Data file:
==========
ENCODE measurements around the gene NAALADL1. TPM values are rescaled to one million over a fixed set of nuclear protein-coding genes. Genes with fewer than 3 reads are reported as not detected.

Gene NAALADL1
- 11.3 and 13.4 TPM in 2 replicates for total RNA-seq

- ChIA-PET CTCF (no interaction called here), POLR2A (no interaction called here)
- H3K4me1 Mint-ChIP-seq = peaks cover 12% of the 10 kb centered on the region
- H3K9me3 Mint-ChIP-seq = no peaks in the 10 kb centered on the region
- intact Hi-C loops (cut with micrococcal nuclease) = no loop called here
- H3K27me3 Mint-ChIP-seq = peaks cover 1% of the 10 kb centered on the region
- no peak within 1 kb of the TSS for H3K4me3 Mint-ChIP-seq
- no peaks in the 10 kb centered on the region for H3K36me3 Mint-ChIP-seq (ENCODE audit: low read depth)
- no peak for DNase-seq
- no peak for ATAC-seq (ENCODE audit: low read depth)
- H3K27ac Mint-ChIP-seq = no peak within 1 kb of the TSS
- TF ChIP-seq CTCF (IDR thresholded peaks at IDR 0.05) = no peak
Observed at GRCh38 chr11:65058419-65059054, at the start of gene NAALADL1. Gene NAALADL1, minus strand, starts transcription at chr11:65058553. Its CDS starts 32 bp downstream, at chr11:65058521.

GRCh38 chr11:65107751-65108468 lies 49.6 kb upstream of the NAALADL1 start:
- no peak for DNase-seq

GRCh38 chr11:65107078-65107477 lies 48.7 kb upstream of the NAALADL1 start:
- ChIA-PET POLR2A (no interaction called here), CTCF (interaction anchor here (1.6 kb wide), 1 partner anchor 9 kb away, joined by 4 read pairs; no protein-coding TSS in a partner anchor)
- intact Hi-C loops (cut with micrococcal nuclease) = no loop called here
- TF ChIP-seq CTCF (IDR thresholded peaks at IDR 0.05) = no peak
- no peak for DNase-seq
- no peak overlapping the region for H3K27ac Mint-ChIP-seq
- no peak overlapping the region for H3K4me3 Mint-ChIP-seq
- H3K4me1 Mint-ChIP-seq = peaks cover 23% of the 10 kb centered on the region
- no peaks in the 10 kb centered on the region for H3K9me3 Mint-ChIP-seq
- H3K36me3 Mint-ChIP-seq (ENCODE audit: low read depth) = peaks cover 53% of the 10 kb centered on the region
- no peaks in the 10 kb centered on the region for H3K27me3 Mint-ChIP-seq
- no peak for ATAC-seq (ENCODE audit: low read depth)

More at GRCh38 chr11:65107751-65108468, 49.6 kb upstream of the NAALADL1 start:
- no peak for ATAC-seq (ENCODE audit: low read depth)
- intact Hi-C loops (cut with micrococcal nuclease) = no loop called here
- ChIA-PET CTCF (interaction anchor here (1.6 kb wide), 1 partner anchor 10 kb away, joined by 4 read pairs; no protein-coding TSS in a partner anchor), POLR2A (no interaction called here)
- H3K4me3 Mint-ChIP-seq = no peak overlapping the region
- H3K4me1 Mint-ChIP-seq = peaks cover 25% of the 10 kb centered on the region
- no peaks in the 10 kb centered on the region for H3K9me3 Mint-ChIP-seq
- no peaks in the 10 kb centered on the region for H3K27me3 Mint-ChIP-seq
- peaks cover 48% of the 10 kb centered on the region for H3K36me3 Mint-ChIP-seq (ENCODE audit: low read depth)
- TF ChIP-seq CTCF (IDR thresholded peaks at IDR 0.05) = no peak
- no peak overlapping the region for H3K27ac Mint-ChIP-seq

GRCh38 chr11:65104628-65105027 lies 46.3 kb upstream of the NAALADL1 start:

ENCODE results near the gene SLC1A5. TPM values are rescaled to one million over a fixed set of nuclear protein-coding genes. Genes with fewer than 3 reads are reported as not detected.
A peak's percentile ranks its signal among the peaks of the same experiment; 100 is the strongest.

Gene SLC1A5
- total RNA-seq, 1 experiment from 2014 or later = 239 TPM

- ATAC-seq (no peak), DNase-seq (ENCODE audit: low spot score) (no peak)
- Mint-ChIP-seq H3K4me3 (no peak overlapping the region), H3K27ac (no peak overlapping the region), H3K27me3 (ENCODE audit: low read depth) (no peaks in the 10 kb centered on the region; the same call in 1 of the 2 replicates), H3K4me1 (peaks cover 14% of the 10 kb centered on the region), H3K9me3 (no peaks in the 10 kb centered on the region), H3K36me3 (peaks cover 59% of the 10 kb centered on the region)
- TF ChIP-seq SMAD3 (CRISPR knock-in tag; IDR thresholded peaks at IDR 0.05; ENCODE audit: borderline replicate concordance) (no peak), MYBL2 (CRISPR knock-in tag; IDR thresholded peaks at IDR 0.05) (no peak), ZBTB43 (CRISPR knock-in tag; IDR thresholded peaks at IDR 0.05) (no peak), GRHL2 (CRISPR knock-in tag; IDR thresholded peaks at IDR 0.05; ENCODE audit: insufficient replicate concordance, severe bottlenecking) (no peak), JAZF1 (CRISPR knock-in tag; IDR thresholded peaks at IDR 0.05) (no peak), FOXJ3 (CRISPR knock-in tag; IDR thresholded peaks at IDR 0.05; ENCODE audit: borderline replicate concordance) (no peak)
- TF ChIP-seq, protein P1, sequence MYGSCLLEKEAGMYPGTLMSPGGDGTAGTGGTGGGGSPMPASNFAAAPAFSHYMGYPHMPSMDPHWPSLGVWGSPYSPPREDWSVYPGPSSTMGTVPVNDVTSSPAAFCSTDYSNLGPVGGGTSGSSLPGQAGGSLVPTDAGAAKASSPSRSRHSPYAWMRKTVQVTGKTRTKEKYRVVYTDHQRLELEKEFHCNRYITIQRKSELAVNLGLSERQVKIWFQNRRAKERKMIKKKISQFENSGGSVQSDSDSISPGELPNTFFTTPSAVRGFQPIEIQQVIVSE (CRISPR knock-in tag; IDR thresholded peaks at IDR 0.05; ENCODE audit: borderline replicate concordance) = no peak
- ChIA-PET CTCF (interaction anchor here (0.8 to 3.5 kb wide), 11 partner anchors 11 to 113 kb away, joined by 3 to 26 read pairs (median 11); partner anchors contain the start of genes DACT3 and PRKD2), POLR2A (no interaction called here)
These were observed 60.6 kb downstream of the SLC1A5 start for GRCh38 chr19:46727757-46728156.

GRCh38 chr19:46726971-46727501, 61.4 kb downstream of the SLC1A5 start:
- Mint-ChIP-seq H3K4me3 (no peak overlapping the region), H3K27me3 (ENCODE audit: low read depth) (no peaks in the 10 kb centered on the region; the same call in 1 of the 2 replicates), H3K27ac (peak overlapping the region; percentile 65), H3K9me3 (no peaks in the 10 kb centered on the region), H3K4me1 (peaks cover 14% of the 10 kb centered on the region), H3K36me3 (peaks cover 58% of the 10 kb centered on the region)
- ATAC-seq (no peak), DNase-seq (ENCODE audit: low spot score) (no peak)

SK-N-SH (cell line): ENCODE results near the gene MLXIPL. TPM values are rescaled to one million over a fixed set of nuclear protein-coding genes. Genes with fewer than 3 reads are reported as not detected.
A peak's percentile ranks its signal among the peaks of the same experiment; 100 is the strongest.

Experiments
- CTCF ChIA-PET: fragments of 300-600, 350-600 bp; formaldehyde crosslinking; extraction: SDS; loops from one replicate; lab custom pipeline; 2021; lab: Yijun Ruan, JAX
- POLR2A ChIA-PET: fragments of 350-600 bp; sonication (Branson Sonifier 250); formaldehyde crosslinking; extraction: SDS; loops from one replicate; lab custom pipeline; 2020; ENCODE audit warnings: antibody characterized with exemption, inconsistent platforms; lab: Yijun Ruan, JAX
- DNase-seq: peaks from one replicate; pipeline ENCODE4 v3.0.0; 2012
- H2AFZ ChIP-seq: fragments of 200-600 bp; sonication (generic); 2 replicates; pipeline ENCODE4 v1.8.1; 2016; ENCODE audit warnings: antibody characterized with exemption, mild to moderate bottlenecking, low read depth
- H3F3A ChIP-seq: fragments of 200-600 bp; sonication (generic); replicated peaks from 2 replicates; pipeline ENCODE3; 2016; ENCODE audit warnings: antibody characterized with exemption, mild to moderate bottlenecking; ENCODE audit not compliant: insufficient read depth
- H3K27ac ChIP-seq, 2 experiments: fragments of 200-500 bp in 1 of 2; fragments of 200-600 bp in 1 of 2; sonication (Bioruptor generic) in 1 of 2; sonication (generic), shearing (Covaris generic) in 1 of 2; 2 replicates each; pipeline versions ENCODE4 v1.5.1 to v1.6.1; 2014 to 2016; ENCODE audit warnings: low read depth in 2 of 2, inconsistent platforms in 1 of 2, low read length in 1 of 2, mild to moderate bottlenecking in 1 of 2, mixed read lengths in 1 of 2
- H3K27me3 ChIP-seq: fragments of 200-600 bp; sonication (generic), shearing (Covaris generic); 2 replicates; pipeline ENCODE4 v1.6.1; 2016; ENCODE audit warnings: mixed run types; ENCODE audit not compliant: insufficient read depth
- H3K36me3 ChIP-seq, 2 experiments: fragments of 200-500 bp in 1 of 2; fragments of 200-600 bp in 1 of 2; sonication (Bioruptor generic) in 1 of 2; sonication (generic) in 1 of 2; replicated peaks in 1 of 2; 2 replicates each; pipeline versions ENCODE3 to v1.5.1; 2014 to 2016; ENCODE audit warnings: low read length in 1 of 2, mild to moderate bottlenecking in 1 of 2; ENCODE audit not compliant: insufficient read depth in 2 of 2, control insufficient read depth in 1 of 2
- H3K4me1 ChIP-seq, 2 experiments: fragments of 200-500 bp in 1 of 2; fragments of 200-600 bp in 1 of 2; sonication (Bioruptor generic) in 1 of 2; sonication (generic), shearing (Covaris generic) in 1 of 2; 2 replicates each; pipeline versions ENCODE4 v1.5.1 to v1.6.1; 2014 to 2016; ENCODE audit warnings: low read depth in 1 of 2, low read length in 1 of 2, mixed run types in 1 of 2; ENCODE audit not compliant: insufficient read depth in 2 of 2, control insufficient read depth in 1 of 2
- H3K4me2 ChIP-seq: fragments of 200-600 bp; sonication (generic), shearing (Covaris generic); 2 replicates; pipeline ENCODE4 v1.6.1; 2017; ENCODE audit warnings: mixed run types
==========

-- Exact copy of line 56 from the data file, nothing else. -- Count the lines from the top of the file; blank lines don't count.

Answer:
A peak's percentile ranks its signal among the peaks of the same experiment; 100 is the strongest.